Are you unsure of the name of the
cited source?
 Mar . Ecol . Prog . Ser. ?
 Use the CAS Source Index (CASSI) website.
1...
Are you unsure of the name of the
journal for your new article?
 CASSI will try to return the likely full title(s) of the...
Task No. 3
Locate copies of 4 of the articles listed in the bibliography of the primary article.
Find a peer-reviewed
arti...
Does the library have that
journal?
 Go to the library homepage (lib.fit.edu)
 Click on the “A to Z Journal link on the
...
Does the library have that
journal?
 Here’s the journal
 Sometimes, the library will not have
the journal, in which case...
Getting an on-line copy of the new article
 Either locate a copy of
the article by clicking
on the link for the
issue in ...
Getting hard copy of the new article
 The Florida Tech Library still has some
journals in print (hard copy) form.
 Kept ...
Questions?
Contact Information:
Rob Sippel
Evans Library, #123
rsippel@fit.edu
321-674-7585
Feedback
 We welcome your feedback on this
presentation
 http://goo.gl/forms/gcrJ1OSi5m
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Ocn ens 3911 (spring 2017)

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presentation for Florida Tech OCN/ENS 3911 class.

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Ocn ens 3911 (spring 2017)

  1. 1. Rob Sippel Geospatial & Numeric Data Librarian Liaison to the Department of Ocean Engineering and Sciences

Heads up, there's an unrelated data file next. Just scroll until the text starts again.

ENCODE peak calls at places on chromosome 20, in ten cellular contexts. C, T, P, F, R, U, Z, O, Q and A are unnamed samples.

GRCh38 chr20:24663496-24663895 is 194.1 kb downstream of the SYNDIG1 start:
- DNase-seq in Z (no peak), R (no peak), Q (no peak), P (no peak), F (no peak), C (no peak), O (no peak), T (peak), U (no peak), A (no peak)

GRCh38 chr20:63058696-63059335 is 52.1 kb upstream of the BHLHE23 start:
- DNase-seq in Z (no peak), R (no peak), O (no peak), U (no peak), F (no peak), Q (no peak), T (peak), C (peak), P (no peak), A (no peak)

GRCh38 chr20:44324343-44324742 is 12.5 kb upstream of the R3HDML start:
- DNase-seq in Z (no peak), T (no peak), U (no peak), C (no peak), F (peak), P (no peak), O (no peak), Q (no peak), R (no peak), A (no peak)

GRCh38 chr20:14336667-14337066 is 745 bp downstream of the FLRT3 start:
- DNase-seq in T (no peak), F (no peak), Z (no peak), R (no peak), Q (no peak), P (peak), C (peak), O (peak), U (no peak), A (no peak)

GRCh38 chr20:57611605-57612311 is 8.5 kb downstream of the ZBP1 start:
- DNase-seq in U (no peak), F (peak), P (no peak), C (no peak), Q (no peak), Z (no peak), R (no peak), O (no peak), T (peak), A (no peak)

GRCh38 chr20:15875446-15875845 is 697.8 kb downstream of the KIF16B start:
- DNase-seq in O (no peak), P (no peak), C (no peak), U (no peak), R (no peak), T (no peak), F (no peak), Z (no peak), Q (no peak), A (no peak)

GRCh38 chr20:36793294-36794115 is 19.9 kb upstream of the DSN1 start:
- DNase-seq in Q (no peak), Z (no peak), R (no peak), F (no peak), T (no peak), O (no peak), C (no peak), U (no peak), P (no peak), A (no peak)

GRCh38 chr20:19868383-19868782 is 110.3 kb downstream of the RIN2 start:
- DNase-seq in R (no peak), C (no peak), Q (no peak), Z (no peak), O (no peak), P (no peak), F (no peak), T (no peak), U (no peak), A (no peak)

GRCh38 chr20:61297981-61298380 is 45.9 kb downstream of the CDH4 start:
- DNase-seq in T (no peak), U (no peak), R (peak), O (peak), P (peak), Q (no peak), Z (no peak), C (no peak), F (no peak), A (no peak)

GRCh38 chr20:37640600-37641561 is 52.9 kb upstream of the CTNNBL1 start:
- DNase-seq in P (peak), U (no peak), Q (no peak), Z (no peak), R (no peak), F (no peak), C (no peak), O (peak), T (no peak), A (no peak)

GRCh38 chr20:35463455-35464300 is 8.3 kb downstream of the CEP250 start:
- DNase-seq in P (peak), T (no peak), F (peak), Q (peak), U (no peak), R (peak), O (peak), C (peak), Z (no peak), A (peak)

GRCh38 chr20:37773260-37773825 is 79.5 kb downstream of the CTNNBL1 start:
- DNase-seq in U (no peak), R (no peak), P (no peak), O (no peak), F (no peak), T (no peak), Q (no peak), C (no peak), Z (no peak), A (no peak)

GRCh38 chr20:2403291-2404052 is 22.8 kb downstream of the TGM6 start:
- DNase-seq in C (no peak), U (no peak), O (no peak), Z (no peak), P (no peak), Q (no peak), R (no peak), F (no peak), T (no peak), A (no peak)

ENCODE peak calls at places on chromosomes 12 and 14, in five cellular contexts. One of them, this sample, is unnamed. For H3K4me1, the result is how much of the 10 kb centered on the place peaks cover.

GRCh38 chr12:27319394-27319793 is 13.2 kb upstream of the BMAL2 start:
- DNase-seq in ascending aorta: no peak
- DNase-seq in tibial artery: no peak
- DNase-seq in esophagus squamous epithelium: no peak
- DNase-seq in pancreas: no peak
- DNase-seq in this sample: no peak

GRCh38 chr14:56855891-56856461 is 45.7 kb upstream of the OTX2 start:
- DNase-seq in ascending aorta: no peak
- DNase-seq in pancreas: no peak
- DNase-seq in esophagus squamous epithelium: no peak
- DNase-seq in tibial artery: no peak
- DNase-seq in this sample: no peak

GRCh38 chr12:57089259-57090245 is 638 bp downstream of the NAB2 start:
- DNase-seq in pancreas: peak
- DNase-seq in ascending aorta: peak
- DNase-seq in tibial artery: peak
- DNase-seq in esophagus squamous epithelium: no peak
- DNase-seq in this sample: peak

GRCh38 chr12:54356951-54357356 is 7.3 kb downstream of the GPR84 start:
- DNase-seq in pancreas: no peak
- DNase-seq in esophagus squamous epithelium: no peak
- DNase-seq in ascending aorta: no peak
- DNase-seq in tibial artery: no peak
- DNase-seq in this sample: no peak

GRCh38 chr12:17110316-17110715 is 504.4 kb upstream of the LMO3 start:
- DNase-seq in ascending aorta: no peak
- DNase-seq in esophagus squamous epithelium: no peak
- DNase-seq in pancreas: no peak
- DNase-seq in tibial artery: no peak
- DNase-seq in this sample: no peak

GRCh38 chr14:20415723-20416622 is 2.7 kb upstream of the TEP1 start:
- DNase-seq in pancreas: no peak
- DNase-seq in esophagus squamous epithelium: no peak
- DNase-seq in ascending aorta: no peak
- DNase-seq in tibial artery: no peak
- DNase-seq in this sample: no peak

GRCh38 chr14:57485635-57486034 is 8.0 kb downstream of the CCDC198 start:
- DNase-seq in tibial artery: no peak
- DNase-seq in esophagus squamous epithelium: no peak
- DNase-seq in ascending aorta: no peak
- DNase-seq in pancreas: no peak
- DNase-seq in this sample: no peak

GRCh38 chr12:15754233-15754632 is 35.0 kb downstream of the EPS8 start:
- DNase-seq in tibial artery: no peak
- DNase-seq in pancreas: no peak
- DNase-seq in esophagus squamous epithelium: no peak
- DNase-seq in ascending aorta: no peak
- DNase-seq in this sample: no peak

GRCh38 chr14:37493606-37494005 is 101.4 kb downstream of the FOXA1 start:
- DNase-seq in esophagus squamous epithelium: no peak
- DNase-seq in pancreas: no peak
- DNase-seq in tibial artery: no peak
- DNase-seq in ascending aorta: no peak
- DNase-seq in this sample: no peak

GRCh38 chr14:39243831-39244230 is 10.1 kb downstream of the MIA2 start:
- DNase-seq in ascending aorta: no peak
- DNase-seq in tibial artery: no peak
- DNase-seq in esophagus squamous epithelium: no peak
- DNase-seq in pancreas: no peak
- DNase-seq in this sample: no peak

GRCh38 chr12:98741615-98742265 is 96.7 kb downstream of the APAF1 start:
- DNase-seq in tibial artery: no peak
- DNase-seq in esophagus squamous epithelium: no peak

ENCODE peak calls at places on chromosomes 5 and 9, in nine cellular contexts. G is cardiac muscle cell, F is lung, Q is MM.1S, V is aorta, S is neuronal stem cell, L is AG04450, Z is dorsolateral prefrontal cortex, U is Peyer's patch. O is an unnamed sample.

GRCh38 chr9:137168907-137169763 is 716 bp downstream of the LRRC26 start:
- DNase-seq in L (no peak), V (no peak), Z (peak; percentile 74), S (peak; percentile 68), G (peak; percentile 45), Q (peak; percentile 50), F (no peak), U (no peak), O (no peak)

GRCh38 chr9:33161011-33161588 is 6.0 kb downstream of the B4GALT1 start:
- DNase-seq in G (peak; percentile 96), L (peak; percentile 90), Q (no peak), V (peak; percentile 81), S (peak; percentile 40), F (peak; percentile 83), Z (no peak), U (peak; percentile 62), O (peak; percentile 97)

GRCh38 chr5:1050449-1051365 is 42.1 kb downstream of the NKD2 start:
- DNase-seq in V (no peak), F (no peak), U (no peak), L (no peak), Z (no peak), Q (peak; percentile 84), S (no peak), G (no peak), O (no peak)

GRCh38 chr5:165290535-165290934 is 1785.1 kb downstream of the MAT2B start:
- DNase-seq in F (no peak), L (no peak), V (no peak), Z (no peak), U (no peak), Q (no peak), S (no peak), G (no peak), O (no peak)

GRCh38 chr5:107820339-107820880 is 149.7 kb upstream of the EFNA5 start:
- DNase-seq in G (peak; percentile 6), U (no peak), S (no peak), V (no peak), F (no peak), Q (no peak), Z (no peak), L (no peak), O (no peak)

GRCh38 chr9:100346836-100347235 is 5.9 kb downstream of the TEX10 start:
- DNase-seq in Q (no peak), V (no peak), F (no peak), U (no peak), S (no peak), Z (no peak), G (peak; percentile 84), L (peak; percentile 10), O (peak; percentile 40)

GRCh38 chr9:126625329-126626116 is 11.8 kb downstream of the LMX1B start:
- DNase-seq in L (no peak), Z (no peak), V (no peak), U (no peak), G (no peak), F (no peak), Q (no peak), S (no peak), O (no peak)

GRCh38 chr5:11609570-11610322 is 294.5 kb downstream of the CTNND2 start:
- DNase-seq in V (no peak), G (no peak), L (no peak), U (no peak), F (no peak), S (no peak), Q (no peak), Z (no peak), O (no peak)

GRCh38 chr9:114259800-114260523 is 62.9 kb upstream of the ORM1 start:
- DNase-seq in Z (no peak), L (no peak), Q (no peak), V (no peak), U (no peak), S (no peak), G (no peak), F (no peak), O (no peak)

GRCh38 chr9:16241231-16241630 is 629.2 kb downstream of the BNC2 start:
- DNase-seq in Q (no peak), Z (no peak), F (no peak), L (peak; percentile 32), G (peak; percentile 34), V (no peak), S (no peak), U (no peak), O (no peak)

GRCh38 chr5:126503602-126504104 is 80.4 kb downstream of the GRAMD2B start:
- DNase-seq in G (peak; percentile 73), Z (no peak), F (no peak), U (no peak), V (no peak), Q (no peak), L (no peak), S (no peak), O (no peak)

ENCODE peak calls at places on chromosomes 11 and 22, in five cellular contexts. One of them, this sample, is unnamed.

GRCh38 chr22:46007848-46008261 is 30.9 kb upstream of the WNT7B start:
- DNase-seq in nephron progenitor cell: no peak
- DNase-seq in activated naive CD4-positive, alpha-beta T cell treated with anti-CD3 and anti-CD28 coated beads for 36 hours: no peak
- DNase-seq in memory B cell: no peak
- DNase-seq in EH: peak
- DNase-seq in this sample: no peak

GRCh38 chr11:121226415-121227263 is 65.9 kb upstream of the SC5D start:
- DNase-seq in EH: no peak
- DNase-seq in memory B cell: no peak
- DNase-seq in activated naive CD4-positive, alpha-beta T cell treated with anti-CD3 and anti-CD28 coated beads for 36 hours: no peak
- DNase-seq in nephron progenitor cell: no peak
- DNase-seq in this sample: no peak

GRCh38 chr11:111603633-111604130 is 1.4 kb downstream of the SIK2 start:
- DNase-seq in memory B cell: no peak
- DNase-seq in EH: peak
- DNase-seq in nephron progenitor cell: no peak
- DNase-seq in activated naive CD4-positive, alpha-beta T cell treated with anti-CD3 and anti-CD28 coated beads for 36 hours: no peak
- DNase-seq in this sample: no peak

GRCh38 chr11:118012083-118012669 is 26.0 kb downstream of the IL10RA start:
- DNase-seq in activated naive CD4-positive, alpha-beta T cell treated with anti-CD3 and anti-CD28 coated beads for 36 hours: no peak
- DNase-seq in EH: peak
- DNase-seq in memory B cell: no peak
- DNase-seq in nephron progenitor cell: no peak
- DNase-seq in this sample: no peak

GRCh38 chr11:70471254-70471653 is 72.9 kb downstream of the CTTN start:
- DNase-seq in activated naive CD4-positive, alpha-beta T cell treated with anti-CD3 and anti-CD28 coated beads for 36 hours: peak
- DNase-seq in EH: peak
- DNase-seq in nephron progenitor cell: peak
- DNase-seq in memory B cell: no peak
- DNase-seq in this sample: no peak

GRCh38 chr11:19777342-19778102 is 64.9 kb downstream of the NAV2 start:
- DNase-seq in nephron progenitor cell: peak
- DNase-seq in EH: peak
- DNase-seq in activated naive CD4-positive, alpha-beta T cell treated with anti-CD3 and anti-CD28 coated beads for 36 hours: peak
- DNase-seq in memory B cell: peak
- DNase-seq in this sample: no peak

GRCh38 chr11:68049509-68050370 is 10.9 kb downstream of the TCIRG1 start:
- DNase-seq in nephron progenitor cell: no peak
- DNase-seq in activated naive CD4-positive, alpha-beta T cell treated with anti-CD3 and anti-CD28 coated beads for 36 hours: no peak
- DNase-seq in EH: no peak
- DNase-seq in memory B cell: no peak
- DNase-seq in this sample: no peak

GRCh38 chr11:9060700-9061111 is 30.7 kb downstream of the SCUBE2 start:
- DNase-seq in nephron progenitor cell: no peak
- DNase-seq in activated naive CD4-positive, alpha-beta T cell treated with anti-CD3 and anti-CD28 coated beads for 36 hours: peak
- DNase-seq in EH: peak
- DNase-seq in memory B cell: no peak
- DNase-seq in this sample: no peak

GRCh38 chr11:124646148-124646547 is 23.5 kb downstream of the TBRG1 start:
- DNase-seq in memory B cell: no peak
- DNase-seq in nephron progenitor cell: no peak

2. 2. Please copy down this link http://libguides.lib.fit.edu/OCN-ENS3911 (It contains all the information you need to complete this assignment)
  3. 3. You have the following tasks: Find a peer-reviewed article (your “primary article”) from a journal in your field. In the bibliography of the primary article, determine if each source (the journal in which the cited article was published) is peer-reviewed. Locate copies of 4 of the articles listed in the bibliography of the primary article.
  4. 4. Task No. 1 Find a peer-reviewed article (your “primary article”) from a journal in your field. Find a peer-reviewed article (your “primary article”) from a journal in your field. In the bibliography of the primary article, determine if each source (the journal in which the cited article was published) is peer-reviewed. Locate copies of 4 of the articles listed in the bibliography of the primary article.
  5. 5. Some preliminary questions 1. What is a peer-reviewed article? 2. How do I know if an article is peer reviewed?
  6. 6. What is a peer-reviewed article? Scholarly/peer-reviewed/refereed papers are reviewed by experts (peers) in very specific fields to ensure that:  The paper is based on original research  Research is performed using proper and rigorous scientific methodology  The paper adds to the body of knowledge. Peer-reviewed publications are considered to be of the highest quality for academic research.
  7. 7. How do I know an article is peer- reviewed? (continued) Therefore: 1. Check to see if the journal in which the article was published uses peer-review. 2. If the journal uses peer-review, see if the article has the characteristics of a peer- reviewed article. ○ Even if a journal uses peer review, it may publish content that is not peer-reviewed. ○ For example, Letters to the Editor are (typically) not peer-reviewed; neither are book reviews.
  8. 8. Does the journal use peer- review? Check Ulrichsweb Search for the journal name (e.g. Nature or Science) Look for a referee jersey next to the journal’s name (remember, peer- reviewed articles are also called “refereed” articles)